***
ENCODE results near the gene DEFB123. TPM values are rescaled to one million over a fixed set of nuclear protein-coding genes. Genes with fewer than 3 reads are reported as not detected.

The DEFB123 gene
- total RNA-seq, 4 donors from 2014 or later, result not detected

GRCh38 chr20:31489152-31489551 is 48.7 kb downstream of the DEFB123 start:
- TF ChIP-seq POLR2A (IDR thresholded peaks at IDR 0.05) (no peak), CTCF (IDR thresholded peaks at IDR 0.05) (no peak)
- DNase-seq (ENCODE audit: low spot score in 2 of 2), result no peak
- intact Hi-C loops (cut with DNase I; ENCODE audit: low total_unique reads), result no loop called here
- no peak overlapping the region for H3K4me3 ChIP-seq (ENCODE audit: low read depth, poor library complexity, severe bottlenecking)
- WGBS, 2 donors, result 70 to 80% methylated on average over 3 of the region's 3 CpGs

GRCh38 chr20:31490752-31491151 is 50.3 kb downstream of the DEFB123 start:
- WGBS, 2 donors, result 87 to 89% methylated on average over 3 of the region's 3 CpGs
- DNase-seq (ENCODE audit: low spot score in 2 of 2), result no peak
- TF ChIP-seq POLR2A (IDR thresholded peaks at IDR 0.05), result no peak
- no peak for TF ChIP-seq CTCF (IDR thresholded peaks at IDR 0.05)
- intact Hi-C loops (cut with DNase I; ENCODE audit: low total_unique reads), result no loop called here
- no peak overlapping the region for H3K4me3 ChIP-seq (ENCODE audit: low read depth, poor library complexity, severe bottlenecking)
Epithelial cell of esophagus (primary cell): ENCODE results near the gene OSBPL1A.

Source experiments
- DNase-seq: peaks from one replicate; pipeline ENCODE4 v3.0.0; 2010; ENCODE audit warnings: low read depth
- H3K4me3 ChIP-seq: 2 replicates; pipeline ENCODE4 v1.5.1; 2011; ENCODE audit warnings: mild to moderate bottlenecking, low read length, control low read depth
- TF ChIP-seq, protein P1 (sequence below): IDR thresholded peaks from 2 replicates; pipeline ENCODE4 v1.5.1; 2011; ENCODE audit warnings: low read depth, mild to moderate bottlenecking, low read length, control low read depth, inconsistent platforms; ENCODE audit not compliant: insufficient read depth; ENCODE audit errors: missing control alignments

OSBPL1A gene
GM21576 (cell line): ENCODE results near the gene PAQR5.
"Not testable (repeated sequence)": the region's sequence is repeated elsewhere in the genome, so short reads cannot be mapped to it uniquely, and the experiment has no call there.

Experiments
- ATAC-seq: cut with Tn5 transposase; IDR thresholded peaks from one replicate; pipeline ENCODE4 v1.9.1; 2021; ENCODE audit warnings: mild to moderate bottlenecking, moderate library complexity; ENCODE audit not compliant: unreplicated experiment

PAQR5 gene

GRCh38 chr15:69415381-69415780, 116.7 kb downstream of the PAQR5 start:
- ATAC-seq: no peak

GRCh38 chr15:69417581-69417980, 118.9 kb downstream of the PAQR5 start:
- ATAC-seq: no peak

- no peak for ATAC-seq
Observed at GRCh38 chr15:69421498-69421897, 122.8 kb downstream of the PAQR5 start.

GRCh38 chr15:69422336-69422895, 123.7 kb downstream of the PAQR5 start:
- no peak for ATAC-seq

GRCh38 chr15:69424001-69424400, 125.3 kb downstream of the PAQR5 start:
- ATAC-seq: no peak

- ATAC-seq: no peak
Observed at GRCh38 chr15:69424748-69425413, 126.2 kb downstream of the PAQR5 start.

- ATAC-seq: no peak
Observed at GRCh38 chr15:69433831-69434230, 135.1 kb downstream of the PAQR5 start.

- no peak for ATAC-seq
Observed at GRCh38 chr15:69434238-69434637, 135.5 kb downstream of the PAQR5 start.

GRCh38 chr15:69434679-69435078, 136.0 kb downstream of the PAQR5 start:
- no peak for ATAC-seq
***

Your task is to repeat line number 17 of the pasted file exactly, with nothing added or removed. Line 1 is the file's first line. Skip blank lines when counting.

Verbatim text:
Epithelial cell of esophagus (primary cell): ENCODE results near the gene OSBPL1A.